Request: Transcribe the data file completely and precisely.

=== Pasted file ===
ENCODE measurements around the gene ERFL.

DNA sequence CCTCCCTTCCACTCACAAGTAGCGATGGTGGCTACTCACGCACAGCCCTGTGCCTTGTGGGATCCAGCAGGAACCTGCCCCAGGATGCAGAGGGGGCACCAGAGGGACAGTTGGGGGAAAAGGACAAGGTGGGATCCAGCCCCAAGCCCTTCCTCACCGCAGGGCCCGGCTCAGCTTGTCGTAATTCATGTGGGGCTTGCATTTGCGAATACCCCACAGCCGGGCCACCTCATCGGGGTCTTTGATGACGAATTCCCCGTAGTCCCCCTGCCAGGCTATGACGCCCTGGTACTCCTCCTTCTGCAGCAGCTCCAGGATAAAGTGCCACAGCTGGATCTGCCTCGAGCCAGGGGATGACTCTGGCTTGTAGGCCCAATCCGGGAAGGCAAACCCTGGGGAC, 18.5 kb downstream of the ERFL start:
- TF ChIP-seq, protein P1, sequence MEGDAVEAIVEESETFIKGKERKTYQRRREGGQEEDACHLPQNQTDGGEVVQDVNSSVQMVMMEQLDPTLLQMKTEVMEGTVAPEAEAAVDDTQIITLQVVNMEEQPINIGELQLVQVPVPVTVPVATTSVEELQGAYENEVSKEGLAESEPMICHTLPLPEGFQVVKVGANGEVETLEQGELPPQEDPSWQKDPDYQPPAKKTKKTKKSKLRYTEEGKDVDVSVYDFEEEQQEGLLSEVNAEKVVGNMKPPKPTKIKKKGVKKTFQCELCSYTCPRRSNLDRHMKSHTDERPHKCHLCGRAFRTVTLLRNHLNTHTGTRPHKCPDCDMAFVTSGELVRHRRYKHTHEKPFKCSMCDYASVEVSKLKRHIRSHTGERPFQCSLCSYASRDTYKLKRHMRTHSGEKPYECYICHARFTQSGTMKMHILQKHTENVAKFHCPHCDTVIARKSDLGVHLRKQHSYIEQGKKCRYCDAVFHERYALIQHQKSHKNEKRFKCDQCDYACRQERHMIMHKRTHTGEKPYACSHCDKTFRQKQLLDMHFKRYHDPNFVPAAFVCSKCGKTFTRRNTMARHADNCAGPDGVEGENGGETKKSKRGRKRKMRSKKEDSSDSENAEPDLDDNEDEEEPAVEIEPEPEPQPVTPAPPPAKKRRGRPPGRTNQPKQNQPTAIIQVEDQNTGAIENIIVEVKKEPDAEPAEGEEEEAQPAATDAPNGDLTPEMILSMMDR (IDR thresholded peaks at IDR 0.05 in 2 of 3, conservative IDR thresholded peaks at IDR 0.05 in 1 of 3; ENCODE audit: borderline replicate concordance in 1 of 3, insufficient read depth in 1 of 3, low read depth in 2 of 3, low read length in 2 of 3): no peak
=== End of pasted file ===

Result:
ENCODE measurements around the gene ERFL.

DNA sequence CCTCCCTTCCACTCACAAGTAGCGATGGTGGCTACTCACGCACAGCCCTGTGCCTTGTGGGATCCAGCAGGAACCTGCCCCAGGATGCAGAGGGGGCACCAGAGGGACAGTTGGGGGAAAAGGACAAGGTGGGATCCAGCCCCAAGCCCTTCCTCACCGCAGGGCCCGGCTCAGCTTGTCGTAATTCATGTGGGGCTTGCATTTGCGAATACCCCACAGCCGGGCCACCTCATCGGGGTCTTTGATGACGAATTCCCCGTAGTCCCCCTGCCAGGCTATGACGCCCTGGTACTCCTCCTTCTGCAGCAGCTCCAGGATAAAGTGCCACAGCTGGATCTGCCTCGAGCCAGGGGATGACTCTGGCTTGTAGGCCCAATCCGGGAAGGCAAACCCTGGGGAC, 18.5 kb downstream of the ERFL start:
- TF ChIP-seq, protein P1, sequence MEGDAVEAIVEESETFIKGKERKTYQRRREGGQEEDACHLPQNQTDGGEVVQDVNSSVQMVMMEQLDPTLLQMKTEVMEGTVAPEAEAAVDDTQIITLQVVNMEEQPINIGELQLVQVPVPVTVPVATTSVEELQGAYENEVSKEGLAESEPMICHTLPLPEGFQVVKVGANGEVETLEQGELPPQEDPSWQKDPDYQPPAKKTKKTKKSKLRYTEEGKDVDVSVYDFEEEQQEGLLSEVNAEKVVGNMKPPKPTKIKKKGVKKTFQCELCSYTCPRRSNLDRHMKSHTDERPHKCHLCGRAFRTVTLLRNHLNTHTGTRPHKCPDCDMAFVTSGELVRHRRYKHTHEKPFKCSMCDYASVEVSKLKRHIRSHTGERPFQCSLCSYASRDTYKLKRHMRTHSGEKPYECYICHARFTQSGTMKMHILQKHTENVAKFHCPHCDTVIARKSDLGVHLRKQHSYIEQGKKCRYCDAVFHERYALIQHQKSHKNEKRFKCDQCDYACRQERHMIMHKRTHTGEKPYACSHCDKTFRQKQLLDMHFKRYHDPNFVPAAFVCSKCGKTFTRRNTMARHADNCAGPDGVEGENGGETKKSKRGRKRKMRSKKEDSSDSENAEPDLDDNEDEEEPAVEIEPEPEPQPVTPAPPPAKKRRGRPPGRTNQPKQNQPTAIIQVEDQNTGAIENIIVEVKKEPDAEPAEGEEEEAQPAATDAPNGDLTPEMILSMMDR (IDR thresholded peaks at IDR 0.05 in 2 of 3, conservative IDR thresholded peaks at IDR 0.05 in 1 of 3; ENCODE audit: borderline replicate concordance in 1 of 3, insufficient read depth in 1 of 3, low read depth in 2 of 3, low read length in 2 of 3): no peak